Ebook readers have grown in popularity in recent years as prices have come down and more consumers have recognized their benefits. Whether buying an ebook reader makes financial sense for you will depend on many factors. This article discusses the financial pros and cons of ebook readers.
Financial Cons of Ebook Readers
Still Expensive. Even though prices for ebook readers have come down, they are still expensive. Currently, a new ebook reader will probably cost you $100 or perhaps much more, depending on the model you choose.
Won’t Always Save on Books. Books downloaded on an ebook reader aren’t always cheaper than if you buy hardback or paperback versions at a bookstore or online, especially best sellers that are being heavily discounted by book stores.
May Tempt You to Splurge. Having an ebook reader may cause you to buy more books than you would otherwise, especially if you receive email and text alerts about books of interest that make impulse purchases tempting and easy.
Financial Pros of Ebook Readers
May Save on Many Books. You probably will be able to find many ebooks at lower prices than you would pay at a bookstore. This is even more true if you travel and often shop for books at airport bookstores where prices are high. With an ebook reader, you can browse airport bookstores for titles of interest and then comparison shop for the comparable ebook.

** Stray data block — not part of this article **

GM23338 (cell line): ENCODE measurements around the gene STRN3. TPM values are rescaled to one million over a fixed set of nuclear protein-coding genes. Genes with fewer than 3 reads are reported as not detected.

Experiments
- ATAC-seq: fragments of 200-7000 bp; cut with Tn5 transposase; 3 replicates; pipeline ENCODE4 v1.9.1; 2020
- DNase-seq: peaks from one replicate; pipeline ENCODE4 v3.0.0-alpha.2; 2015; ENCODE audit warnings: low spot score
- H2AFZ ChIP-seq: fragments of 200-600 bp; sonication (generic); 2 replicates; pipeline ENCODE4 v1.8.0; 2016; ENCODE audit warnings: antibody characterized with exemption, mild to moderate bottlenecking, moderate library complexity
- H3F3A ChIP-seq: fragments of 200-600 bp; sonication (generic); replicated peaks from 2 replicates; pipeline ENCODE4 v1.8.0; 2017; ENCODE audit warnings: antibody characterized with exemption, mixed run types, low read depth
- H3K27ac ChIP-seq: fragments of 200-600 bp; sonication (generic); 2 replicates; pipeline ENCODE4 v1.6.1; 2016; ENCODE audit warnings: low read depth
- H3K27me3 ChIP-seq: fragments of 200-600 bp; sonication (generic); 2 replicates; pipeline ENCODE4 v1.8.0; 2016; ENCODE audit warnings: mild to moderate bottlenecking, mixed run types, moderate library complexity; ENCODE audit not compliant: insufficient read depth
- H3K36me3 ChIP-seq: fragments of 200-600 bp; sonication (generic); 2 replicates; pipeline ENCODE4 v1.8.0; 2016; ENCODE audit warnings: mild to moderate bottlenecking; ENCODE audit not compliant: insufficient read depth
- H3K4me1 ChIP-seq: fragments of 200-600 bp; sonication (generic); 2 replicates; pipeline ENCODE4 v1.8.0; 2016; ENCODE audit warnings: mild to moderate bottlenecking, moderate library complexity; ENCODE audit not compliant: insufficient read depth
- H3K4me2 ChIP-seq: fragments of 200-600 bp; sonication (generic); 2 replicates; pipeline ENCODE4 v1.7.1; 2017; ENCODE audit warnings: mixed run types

Free Books; Can’t Get Less Expensive Than That. Many books are available to download free. In particular, many classics and books for which the copyright has expired can be downloaded free, so there is a large, virtual library available for free at your finger tips with an ebook reader.
Check Out Books before You Buy. You can check out an ebook free before purchasing. In a book store, you look through the contents of a book, or even read a chapter, before deciding to buy, which can help you avoid purchase mistakes. Likewise, with an ebook, you can read a chapter free before purchasing.
Save Time and Travel Cost. Downloading books will save you the time and travel cost of visiting a bookstore. While this may seem trivial, depending on how far you have to drive to get to a bookstore, it can add up. The Internal Revenue Service allows businesses to deduct $0.50 per mile when using a personal car on business. Based on this figure, if it is five miles to your local bookstore, or ten miles round trip, each trip costs you $5 in gas and wear and tear on your car. Even if you consider this figure excessive and view $0.025 per mile as more reasonable, you can see how quickly transportation costs can add up.
From a purely financial standpoint, ebook readers make the most sense if you are an avid reader, assuming that you can, on average, save even a small amount of money on each book you purchase. The more books you purchase, the more you save and, therefore, the quicker you will recover the cost of your ebook reader. If you are an occasional reader, your payback period may be too long to justify an ebook reader financially.
Geoffrey A. Fowler and Marie C. Baca, online.wsj.com, A Look at the Reading Habits of E-Reader Owners – WSJ.com
Brett Arends, online.wsj.com, Should You Buy an E-Book
thesmarterwallet.com, Amazon Kindle Review: Electronic Book Reader Pros and cons